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The Death Trade 

click to enlarge Death and dying guru Stephen Jenkinson leads a workshop in Kingston on June 4.
  • Death and dying guru Stephen Jenkinson leads a workshop in Kingston on June 4.

In a death-phobic culture where 80 percent of every health-care dollar is spent at the end of our lives on measures that essentially put us out of our misery before we actually die, the opportunity to do so with dignity and awareness is sorely missing. So says author/teacher/farmer Stephen Jenkinson, whose book, Die Wise: A Manifesto for Sanity and Soul, calls for a shift in the language we employ when we talk about death, and for a more honest approach to palliative care for the dying. The former program director of a major Canadian hospital, medical school assistant professor, and consultant to palliative care and hospice organizations holds master's degrees from Harvard University and the University of Toronto. With 15 years in what he refers to as the "death trade," Jenkinson speaks in startling terms about how unprepared we are to confront the act of dying, either for a loved one or for ourselves.

Jenkinson will be in Kingston on June 3 and 4 for a number of events sponsored by Circle of Friends for the Dying. Griefwalker, a documentary focusing on Jenkinson's work with dying people, will be screened on Friday at 7 p.m. at HealthAlliance Hospital. A daylong workshop based on Die Wise will run from 9:30 a.m. to 3:30 p.m. on Saturday in the same location. (845) 802-0970.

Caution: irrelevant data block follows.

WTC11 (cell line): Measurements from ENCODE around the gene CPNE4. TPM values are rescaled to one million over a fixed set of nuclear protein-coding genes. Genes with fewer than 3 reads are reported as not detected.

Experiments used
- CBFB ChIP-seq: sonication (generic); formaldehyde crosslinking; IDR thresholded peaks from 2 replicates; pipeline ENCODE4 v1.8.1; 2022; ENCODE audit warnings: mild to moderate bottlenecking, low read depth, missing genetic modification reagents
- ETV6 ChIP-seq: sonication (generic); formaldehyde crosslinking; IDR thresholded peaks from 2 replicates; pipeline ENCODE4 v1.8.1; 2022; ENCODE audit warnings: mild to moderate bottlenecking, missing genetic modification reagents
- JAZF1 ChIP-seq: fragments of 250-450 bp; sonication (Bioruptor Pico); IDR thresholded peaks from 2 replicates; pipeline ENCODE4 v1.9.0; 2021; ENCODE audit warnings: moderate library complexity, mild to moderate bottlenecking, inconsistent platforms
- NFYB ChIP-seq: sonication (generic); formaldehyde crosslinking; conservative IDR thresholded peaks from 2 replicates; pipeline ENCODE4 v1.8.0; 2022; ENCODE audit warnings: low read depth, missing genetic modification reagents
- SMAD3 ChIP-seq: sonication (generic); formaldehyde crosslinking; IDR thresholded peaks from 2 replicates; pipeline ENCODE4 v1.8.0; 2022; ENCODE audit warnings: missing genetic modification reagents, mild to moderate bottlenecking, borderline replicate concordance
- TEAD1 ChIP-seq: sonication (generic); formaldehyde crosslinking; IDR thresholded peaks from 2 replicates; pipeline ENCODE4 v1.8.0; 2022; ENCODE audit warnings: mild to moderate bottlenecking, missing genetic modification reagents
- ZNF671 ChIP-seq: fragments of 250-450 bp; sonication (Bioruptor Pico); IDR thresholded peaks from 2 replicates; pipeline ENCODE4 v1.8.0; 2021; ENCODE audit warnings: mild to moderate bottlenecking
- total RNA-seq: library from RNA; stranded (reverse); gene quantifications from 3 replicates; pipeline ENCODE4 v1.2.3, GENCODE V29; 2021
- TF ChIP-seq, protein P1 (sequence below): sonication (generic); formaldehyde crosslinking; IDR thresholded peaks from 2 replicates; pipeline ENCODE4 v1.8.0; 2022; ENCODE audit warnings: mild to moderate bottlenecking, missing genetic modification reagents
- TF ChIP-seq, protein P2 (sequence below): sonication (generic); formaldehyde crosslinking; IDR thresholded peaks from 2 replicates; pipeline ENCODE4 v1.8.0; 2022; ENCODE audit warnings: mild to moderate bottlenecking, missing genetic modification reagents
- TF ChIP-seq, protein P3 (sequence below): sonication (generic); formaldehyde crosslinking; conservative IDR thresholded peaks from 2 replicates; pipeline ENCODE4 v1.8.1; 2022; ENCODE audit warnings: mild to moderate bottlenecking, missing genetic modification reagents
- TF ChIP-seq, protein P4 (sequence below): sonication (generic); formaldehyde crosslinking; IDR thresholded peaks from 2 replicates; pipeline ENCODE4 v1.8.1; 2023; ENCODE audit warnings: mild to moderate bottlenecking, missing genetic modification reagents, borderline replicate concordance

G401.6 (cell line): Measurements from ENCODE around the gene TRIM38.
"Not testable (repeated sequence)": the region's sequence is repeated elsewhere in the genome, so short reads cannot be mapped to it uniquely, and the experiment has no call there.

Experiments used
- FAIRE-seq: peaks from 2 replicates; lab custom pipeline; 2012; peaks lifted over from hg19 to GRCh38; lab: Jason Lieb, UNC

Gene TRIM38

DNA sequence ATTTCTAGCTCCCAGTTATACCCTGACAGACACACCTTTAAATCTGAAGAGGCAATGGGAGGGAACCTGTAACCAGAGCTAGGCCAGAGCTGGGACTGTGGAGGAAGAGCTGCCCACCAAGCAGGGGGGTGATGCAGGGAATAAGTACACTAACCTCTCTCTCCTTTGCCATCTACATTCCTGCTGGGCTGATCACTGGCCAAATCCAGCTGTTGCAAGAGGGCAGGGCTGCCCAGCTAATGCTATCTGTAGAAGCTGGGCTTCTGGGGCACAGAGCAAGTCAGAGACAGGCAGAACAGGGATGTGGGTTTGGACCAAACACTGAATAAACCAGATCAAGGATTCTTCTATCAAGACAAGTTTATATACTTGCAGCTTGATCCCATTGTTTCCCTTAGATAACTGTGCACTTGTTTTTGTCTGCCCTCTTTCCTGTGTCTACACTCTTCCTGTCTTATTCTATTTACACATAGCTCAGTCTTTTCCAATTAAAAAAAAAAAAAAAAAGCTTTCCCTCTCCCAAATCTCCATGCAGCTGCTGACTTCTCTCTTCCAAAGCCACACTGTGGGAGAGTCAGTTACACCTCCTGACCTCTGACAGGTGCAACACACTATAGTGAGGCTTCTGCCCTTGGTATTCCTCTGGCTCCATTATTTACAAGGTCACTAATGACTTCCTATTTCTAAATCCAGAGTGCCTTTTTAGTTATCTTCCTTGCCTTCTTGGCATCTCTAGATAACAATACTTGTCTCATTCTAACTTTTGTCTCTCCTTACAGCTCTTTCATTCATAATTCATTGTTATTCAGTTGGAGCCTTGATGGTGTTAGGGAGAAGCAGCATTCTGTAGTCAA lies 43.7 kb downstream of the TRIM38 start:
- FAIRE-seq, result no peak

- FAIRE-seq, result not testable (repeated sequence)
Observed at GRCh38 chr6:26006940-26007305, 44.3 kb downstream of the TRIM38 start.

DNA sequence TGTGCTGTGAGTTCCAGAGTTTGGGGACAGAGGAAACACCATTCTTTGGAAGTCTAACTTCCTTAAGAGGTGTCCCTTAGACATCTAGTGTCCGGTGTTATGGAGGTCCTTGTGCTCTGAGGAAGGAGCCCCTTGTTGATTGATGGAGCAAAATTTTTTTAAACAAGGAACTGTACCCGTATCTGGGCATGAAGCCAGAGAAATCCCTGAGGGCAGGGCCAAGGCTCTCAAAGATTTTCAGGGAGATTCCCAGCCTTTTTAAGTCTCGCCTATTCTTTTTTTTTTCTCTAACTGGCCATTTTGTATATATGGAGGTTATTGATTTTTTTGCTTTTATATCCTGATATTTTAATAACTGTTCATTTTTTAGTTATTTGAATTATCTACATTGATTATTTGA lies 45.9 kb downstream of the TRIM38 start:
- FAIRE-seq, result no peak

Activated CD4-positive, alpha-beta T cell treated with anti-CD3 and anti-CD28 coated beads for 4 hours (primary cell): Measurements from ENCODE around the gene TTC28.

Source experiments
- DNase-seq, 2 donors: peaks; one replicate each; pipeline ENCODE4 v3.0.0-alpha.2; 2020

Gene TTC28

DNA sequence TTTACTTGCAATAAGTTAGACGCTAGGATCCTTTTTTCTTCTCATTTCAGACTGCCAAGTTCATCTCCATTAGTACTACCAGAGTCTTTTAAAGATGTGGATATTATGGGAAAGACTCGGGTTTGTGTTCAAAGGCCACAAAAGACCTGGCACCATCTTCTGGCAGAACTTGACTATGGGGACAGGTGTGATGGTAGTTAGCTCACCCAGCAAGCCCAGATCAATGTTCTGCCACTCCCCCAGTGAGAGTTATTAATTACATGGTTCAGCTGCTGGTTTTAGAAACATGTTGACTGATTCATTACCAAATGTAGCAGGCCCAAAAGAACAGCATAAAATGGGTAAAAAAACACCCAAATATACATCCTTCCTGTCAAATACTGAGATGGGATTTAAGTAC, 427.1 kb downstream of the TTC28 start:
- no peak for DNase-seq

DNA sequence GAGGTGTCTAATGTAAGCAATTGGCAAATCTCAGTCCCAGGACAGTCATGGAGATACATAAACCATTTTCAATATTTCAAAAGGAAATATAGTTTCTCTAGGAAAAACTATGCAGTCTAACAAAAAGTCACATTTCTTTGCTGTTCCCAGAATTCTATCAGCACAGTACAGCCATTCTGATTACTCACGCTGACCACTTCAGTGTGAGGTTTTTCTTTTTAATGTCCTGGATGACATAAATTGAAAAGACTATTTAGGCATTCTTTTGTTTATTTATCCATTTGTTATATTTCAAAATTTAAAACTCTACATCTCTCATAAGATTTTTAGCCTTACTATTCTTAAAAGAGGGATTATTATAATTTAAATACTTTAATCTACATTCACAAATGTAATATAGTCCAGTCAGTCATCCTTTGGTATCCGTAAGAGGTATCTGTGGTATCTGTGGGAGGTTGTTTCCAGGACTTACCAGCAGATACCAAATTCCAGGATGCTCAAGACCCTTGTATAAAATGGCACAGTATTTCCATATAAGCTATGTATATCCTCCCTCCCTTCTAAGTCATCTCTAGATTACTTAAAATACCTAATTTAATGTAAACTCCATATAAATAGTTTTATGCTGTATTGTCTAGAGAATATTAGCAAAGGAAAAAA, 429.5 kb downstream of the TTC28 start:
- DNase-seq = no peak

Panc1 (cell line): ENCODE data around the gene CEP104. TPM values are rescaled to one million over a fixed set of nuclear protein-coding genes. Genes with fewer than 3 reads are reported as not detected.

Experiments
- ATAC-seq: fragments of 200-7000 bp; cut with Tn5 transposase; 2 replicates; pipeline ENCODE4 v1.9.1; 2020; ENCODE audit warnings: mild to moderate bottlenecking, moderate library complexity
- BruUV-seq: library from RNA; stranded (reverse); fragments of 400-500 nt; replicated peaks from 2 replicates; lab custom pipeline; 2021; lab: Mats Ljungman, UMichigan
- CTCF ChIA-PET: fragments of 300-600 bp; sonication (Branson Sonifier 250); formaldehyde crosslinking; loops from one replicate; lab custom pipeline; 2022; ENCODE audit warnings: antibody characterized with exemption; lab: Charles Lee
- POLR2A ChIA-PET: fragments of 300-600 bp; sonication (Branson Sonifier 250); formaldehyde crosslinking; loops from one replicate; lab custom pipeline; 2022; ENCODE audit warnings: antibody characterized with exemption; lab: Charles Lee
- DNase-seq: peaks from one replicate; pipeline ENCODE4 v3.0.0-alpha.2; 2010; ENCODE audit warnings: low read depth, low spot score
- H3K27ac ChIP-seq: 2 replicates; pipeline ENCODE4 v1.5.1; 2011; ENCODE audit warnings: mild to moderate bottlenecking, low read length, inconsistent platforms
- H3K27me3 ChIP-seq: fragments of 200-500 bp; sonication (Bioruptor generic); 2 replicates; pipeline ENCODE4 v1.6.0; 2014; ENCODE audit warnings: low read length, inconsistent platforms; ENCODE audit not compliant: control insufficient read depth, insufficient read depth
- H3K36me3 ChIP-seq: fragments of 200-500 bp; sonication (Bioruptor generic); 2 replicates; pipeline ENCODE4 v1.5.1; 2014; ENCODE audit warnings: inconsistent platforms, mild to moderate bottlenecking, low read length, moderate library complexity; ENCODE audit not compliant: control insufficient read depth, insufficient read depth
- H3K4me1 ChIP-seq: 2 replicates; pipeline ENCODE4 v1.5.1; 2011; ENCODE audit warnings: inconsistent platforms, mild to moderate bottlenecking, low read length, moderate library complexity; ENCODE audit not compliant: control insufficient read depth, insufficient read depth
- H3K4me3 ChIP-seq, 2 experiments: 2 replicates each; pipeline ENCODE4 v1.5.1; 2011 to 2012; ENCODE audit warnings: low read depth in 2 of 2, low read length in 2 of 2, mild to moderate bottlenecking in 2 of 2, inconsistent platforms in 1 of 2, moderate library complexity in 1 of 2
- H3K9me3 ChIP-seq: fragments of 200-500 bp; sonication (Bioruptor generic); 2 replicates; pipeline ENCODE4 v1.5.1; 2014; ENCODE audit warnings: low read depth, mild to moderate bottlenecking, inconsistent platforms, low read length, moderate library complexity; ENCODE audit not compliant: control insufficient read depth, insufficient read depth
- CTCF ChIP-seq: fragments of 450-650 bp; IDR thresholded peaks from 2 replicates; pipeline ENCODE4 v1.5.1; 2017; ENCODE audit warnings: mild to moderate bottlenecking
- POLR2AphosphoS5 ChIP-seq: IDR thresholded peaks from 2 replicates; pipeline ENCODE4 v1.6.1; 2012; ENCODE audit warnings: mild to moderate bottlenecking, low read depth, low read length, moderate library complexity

Talk about how you got involved with palliative care of dying patients.

My understanding was I was there to help people die. The general enterprise was how can we be complicit in dying peoples' intent not to die at all? I realized if I was going to do anything I could believe in, I'd have to assign myself a task that no one—dying people included—was asking of me, which was not to help them die, which they had no intention of doing, but to get them to die. To help people die in a death-phobic culture is a nonstarter. What was useful and compassionate in the circumstance was loaded in the direction of half-spoken subterfuge and euphemism. All of the collusion with the refusal to die happens on the tongue. Virtually no one in the palliative care field has any training in speaking about dying to people who are.

How do people become qualified to "get someone to die"? We're not trained to be responsible in that way for each other.

Yes, I've heard, "What gives you the right to be so direct with people who are dying?" A psychotherapist asked me that. Nothing, nobody gives me the right to be so candid. Dying is not a piece of information. If you think your dying is a piece of information that somebody in a white coat has to give you, then you could be wrong. But if you think dying is a momentous cascade of meaning and consequence that your entire life has come to, then how could it possibly be [only] a piece of information? My responsibility became to challenge the idea one must earn the right to be faithful to dying people to the point where you visit upon them a degree of emotional and spiritual and cultural candor that they themselves do not seek or ask of you.